3) Make sure you have an easy way to carry stuff. There are all sorts of bike baskets out there these days, and some really nice bike bags too. I'm currently drooling over some rear bags that detach easily from the bike rack. They're basically like shopping bags, so you can bring them with you into the store and then just pop them on your bike for the trip home. Sorta like these: They're not cheap though, so at the moment I'm making do with the baskets I got on FreeCycle, and an old backpack.

    4) Try to plot your route ahead of time. The best roads for biking are often different from the best driving roads, so it can sometimes be a challenge finding a nice route. I'm a huge fan of Google Earth for this purpose. You can zoom down into the neighborhoods, and it really helps you see things like if there's a bike lane or not, and/or how wide the shoulders of a particular street are.

    5) Make sure you have a good helmet and bike lock and don't forget to use them! I also have a lightweight neon yellow visibility vest that I use when I'm going somewhere that I'm likely to encounter any meaningful traffic. I look like a total dork, but I really notice a difference in how drivers around me behave when I'm wearing it. You can't be too visible when you're on a bike!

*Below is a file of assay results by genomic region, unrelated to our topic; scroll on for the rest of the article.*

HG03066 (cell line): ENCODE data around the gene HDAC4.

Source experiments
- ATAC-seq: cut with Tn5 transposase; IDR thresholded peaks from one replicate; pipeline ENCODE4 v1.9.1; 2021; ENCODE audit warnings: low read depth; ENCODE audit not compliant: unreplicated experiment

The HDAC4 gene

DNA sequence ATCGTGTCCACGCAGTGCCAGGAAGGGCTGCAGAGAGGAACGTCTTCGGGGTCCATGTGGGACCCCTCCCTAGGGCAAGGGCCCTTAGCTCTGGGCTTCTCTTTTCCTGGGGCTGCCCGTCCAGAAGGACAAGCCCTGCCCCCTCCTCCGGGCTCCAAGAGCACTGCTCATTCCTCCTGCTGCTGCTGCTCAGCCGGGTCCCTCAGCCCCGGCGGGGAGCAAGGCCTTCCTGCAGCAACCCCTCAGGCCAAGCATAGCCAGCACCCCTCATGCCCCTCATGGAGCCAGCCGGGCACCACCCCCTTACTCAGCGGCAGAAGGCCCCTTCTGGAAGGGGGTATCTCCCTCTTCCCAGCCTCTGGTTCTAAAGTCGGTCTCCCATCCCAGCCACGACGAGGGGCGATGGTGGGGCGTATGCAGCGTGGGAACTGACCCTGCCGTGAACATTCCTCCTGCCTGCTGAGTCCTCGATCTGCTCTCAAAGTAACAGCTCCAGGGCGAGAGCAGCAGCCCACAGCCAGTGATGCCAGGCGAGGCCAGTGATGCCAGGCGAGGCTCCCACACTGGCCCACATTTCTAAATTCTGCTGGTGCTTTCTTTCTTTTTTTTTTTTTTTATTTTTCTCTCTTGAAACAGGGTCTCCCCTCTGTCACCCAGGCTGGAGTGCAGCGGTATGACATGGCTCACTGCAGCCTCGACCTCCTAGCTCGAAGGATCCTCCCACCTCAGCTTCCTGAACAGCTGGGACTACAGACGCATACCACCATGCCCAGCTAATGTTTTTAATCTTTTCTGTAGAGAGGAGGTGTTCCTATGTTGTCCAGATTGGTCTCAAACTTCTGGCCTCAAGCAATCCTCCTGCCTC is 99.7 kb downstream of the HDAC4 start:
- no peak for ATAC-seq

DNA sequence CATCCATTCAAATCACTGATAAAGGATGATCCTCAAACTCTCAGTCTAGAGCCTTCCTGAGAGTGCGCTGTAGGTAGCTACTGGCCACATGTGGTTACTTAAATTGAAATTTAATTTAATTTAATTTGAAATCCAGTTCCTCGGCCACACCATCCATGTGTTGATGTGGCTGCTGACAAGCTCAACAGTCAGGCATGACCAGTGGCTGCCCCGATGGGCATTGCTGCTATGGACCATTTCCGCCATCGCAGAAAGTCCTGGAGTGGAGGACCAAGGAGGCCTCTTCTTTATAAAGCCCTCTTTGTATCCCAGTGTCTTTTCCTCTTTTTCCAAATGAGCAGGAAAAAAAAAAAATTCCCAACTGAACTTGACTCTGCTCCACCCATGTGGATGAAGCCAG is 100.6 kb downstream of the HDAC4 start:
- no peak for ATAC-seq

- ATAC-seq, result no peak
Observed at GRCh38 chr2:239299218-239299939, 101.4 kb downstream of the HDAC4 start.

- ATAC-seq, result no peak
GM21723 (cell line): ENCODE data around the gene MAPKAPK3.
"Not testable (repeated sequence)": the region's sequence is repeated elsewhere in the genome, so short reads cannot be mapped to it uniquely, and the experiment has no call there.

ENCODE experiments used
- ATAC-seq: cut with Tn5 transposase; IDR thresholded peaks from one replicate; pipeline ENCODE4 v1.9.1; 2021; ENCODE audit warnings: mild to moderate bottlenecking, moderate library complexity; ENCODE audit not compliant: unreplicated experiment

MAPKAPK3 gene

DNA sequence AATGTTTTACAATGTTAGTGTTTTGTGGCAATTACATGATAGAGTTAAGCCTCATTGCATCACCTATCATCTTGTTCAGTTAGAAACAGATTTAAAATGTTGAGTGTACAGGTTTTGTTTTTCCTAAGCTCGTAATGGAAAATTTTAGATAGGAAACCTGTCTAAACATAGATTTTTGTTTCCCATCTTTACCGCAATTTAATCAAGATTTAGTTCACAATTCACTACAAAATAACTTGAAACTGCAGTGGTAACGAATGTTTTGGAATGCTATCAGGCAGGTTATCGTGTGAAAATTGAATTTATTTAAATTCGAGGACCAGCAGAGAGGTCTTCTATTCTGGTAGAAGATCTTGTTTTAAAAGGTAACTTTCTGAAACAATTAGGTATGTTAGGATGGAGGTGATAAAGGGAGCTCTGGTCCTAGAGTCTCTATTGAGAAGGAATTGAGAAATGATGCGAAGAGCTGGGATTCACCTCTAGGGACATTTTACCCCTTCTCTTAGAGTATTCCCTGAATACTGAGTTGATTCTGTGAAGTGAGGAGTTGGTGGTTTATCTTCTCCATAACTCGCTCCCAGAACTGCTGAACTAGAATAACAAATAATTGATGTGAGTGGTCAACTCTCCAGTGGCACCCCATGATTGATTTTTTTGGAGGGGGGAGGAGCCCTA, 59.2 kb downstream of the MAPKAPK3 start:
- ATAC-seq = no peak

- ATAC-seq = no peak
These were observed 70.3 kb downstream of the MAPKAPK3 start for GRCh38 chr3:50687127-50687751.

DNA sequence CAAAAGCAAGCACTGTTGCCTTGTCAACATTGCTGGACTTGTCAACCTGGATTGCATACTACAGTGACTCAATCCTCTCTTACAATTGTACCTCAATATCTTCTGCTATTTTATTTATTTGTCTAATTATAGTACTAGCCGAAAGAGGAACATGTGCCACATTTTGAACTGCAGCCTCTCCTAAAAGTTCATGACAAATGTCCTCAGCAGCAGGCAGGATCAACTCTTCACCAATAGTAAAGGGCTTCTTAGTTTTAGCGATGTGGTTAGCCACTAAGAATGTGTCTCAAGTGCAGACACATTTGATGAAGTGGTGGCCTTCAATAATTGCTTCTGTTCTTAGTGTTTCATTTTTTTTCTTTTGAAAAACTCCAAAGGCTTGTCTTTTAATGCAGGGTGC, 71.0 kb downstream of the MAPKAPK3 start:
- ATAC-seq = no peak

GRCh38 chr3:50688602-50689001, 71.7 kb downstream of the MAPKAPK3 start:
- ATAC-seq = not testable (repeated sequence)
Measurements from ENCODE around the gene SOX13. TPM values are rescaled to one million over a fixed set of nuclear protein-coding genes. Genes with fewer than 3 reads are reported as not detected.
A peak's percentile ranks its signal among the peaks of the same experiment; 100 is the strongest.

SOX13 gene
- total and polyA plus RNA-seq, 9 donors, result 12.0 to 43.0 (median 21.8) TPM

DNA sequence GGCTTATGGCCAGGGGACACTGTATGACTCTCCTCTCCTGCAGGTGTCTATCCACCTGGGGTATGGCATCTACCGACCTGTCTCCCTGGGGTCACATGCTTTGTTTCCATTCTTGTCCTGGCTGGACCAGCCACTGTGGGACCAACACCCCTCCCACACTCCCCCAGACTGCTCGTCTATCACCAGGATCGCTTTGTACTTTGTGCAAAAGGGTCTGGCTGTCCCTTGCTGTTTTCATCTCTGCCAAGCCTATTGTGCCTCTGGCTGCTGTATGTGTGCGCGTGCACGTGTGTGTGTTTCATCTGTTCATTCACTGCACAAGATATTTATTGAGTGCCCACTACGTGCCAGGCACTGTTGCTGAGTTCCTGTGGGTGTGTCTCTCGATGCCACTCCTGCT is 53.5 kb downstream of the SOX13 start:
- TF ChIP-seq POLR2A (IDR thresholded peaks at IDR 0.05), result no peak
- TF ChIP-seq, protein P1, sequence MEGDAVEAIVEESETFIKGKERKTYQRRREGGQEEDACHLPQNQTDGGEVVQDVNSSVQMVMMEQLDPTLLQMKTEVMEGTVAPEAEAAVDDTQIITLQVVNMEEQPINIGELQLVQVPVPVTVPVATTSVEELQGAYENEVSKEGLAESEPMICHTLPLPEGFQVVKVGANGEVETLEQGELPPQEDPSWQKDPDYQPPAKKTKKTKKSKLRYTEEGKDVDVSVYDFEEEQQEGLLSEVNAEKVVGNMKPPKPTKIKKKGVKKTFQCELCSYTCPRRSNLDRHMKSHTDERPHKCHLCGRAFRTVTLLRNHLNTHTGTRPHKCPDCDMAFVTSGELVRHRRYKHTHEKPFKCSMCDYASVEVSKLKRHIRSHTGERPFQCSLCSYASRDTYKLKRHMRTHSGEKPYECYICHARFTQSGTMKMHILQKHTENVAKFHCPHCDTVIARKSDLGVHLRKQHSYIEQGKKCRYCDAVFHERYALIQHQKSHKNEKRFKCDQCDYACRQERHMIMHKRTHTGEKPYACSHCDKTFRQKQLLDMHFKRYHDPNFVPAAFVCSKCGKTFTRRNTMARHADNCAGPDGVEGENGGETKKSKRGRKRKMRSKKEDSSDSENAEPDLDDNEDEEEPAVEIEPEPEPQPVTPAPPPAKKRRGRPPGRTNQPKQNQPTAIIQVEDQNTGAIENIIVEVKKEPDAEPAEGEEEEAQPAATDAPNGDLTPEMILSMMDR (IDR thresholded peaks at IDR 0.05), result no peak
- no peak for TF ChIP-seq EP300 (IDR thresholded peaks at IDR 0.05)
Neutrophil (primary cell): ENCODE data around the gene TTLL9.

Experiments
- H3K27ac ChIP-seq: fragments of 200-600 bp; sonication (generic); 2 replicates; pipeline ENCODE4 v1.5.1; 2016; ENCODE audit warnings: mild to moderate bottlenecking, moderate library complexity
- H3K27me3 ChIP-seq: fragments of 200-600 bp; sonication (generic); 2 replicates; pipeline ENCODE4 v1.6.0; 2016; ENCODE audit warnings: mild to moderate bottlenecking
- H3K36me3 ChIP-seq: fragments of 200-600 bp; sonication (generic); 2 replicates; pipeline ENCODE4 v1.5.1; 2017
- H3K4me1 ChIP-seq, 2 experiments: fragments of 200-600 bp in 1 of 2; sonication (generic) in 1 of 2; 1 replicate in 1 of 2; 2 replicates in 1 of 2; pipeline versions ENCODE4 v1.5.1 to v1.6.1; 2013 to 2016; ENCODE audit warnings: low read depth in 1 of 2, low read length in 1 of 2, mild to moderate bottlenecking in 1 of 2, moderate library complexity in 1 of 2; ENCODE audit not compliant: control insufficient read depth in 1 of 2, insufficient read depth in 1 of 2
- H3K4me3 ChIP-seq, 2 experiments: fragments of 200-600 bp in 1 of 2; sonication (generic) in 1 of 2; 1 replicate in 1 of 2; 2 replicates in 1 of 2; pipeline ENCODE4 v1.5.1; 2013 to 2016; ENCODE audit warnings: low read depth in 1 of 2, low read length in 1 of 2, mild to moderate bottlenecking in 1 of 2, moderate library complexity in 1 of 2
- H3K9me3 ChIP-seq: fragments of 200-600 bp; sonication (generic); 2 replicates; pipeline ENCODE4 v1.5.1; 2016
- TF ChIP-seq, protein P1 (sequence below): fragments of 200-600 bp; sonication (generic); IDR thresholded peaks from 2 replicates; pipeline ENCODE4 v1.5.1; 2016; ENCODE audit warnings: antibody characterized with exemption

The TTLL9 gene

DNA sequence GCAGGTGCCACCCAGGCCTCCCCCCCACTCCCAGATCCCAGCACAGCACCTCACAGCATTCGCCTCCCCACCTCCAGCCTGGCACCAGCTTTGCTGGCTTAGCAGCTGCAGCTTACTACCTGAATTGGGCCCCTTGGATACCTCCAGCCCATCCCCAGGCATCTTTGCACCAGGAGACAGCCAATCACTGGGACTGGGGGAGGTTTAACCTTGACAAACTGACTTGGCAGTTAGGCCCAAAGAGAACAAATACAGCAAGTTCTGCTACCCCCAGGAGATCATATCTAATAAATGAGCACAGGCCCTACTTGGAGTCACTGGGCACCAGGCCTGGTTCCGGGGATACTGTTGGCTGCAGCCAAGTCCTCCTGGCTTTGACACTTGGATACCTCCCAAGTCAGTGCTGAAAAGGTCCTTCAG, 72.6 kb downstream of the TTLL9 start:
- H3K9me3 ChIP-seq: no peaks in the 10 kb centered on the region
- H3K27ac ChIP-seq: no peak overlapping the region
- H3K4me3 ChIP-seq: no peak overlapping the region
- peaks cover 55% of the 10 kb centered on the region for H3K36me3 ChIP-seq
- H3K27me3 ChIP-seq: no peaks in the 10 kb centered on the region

OK, sorry to blather so long, but those are the things I wish I'd done when I started out. Good luck with it, and I hope you find it as rewarding as I do!

    1. Hi Cat,
      We only have a small window of weeks that biking will be feasible (all the rain we're so famous for puts a damper on biking). So I intend to use this brief time the best I can.

      What do you think of fix-a-flat for bike tires? For carrying stuff I was planning on my backpack for the time being.

      Thanks for all your tips!

    2. Ha! I forgot about the rain... I guess that could put a "damper" on biking fun (yuk, yuk).

      Anyhow, sorry for pummeling you with what was obviously WAY more information than was helpful. I just get so excited about bike riding and want everybody to enjoy it as much as I do!

      I've never used fix-a-flat, but CatMan has some back and neck problems that make it hard for him to change a flat on the road, so he's tried it with mixed results. His first complaint is that it apparently makes a real mess, and you end up with goo all over your bike, and your hands and anything else in the vicinity.

      He's had about a 50% success rate with it depending on the type of flat. Apparently it works like a charm with small punctures like a thorn or something similar, but doesn't do so well with bigger stuff like nails or a pinch flat (which is a flat caused by getting the inner tube caught between the tire and the rim - usually happens if you hit a curb too hard or something like that.) I once ran over a piece of glass and sheared the stem clear off the inner tube, and fix-a-flat wouldn't have been much help in that situation either!